CRANBURY, N.J. (DTN) -- Oil futures nearest delivery on the New York Mercantile Exchange and Brent crude on the Intercontinental Exchange rallied to fresh, better-than-10-month highs Wednesday, continuing Tuesday's sharp advance triggered by a surprise production cut announced by Saudi Arabia that was further boosted by a large weekly crude draw from domestic commercial inventory, with the contracts paring the advance following the close after protestors stormed the U.S. Capitol.
Shrugging off a big drop in implied demand during the final week of 2021, traders instead focused on a larger-than-expected 8 million barrel (bbl) draw in commercial crude oil inventory that pressed stocks down to a 485.5 million bbl, 2-month low. The decline in domestic crude supply joined by the Saudi announcement Tuesday that it would reduce output by 1 million barrels per day (bpd) for both February and March set the tone for the potential for further stock drawdowns during the first quarter. Additionally, Tuesday's OPEC+ agreement will limit monthly production increases to 150,000 bpd for February and March instead of potential 500,000 bpd monthly increases, with both Russia and Kazakhstan allotted 75,000 bpd monthly output hikes.
The news continued to support the market advance despite weak demand, with total oil products supplied to the U.S. market plunging 2.263 million bpd to a nearly 4-month low at 17.054 million bpd in ending 2021, data released from the Energy Information Administration at midmorning shows. Implied gasoline demand plunged 687,000 bpd to a 7.441 million bpd more than 7-month low, with the previous low plumbed during widespread government lockdowns in May. Implied distillate demand plunged by 653,000 bpd to below 3 million bpd for the first time since late May.
Considering the demand drop occurred during the holidays while COVID-19 infections are soaring, the market looked to an expected recovery in demand later this year as vaccination programs continue to ramp up. The Centers for Disease Control and Prevention reported 17,288,950 vaccine doses have been distributed in the United States as of 9 a.m. EST Wednesday, with 5,306,797 individuals receiving initial doses in the 2-dose vaccination process.
Still, there have been widespread complaints on the slowness in distributing vaccines while the United States is in the midst of a second wave of infections. John Hopkins University's COVID-tracker indicates new infections reached a pandemic peak in the United States on Jan. 2 at 297,491, while there has been a total of 359,593 U.S. deaths since the start of the pandemic.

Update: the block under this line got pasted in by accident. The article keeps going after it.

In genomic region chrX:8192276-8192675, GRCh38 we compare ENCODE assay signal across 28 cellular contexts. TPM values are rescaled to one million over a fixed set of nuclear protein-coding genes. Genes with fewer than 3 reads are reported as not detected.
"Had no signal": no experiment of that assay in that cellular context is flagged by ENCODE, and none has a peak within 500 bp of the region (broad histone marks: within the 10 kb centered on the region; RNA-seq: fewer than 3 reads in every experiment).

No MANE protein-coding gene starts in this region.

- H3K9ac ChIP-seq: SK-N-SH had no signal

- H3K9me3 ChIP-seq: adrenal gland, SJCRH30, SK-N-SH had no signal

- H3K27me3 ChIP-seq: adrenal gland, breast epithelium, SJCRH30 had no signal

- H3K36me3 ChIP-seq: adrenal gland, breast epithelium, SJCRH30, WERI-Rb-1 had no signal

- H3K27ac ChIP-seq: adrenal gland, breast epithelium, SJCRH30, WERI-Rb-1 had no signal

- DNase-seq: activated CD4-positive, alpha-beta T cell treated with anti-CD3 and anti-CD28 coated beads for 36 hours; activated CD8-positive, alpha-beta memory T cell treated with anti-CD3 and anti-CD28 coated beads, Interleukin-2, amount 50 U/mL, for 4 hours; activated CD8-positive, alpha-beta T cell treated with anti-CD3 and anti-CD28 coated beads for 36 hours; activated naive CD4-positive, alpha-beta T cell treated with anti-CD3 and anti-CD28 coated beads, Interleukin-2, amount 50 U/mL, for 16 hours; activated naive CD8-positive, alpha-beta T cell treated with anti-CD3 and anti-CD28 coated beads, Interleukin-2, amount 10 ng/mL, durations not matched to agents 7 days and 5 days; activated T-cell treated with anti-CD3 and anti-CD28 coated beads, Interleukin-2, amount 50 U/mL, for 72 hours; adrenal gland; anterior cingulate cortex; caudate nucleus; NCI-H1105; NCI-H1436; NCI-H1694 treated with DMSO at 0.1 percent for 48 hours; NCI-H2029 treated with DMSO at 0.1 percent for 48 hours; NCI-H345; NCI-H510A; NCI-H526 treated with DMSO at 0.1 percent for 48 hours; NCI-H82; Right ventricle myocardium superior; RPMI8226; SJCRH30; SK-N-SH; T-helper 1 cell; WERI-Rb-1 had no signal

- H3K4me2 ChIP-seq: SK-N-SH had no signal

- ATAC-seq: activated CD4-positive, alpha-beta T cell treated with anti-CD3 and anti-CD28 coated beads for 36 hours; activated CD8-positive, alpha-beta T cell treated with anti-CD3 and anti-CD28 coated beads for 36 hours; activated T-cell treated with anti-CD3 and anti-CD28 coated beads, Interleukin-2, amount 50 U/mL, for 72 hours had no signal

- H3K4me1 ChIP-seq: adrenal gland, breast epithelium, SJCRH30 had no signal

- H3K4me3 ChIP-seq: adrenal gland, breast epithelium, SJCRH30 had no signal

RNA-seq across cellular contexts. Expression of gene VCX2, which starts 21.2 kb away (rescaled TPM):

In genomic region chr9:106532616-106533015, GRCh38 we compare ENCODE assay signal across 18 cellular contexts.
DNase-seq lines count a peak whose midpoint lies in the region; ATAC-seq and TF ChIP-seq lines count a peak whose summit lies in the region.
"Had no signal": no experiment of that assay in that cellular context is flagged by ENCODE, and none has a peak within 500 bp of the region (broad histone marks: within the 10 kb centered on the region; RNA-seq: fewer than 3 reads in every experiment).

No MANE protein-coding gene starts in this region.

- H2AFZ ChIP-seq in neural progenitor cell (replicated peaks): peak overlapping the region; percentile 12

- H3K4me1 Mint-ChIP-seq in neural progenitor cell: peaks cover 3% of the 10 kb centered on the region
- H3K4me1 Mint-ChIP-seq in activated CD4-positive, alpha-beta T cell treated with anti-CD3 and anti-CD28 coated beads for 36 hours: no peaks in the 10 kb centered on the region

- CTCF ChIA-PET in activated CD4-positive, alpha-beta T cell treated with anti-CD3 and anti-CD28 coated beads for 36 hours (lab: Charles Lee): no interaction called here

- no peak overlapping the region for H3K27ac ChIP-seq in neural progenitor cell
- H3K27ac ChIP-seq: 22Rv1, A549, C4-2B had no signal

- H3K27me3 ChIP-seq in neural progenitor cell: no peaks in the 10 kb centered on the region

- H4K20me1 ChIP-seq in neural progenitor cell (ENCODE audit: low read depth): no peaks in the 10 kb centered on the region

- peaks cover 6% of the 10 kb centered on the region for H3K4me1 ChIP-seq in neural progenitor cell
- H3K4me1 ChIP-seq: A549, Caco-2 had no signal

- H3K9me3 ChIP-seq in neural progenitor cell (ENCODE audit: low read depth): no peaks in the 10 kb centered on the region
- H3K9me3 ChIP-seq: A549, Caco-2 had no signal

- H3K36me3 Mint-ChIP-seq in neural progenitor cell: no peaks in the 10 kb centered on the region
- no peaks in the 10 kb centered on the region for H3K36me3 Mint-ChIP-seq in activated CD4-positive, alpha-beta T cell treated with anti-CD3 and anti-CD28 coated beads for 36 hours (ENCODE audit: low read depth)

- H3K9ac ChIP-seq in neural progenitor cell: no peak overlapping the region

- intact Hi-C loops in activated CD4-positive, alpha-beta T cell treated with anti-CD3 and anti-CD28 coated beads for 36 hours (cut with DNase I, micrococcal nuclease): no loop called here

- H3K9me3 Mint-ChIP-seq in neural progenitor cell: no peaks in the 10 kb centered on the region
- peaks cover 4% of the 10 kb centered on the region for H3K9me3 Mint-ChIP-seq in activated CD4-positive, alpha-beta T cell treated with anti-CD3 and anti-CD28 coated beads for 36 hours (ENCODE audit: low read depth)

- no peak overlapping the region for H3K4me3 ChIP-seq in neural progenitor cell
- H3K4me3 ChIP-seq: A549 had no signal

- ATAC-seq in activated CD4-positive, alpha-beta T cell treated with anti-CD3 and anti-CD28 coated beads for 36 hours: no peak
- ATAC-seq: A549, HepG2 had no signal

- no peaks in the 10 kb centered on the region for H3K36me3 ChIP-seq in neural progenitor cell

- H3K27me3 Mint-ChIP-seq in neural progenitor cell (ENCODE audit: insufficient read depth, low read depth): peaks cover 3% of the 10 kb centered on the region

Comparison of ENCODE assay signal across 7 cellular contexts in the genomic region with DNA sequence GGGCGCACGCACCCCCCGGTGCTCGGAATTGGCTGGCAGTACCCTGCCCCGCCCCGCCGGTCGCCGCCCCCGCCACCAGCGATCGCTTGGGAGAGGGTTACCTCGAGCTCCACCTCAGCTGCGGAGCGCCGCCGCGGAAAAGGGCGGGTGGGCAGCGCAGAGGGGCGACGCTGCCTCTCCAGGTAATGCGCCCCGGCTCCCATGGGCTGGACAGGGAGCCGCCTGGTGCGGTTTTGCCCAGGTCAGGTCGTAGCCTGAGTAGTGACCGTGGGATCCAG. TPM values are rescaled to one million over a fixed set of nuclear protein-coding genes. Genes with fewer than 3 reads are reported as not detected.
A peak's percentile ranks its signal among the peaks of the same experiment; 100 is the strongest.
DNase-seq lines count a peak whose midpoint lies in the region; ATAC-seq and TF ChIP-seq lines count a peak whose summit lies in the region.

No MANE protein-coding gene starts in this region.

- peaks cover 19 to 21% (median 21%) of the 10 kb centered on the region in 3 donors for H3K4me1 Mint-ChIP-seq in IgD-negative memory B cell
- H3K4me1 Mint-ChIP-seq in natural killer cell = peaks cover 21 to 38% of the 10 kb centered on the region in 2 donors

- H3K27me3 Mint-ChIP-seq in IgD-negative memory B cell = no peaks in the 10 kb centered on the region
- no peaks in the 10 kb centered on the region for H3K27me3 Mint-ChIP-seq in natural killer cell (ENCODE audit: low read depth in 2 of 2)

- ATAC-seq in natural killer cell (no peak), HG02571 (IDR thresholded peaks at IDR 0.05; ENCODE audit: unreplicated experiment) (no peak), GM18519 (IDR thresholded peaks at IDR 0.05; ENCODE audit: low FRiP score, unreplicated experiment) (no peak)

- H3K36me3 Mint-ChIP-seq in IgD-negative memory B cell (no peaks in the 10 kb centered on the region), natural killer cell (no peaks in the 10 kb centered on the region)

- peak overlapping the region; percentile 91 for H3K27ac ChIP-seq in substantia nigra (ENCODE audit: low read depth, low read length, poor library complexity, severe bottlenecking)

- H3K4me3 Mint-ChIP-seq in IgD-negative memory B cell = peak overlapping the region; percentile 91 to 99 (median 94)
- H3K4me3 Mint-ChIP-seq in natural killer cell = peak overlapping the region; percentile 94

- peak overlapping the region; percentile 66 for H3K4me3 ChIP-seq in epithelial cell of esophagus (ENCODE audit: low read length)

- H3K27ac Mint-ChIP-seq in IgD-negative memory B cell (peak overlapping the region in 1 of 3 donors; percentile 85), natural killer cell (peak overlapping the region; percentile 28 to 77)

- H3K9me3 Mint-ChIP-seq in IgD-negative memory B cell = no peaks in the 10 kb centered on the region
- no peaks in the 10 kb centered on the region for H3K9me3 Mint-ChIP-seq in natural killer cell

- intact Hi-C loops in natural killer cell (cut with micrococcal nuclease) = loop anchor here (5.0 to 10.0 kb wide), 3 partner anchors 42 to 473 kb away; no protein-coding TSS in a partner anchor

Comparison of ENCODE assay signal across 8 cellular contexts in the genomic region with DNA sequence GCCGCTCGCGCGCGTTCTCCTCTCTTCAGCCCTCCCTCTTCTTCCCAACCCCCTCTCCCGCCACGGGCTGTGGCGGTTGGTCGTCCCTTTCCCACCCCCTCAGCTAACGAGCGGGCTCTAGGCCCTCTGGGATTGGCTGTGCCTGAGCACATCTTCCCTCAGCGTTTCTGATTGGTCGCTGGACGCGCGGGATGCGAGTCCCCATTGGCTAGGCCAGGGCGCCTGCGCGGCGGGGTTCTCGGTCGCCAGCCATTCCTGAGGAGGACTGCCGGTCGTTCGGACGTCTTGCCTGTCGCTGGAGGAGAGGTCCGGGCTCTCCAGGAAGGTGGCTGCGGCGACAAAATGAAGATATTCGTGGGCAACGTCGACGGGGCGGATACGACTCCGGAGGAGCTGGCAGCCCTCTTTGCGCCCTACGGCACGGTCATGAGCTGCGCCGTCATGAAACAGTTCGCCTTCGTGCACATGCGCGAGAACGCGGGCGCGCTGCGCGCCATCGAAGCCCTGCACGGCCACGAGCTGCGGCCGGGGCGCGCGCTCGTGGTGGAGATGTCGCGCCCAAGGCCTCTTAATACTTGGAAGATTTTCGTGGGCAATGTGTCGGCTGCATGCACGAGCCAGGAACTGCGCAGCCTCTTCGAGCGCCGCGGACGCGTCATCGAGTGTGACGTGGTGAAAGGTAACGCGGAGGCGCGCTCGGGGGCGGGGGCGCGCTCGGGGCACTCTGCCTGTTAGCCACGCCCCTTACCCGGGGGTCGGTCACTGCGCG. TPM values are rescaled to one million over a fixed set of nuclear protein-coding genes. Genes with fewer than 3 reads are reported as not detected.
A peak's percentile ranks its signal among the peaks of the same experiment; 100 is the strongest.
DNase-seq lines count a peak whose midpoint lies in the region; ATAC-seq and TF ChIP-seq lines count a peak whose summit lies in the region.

The pandemic is again heightening economic damage, with payroll processor ADP this morning reporting a 123,000 drop in private-sector employment from November to December, with the leisure and hospitality sector losing 58,000 jobs. The Labor Department will release initial unemployment claims filing for the week ended Jan. 2 Thursday morning, with the market expecting first-time filings to have increased by more than 10,000 to 800,000 from the previous week. The market anticipates the Labor Department's nonfarm payroll report to be released Friday morning to show a modest 68,000 increase in new jobs.
At settlement, February West Texas Intermediate futures gained $0.70 to $50.63 bbl while the ICE February Brent contract also advanced $0.70 to $54.30 bbl. NYMEX ULSD futures ended the session 0.98 cents higher at $1.5287 gallon, with the February RBOB contract gaining 2.29 cents with a $1.4750 gallon settlement.
Gains were pared shortly after market-on-close trade, briefly turning negative on news protestors breached the U.S. Capitol, disrupting the certification of President-elect Joe Biden by a joint session of the U.S. Congress. The Capitol was placed in lockdown with evacuations, including U.S. Vice President Mike Pence. The D.C. National Guard was activated, and there are reports one person was shot inside the Capitol.
Brian L. Milne can be reached at firstname.lastname@example.org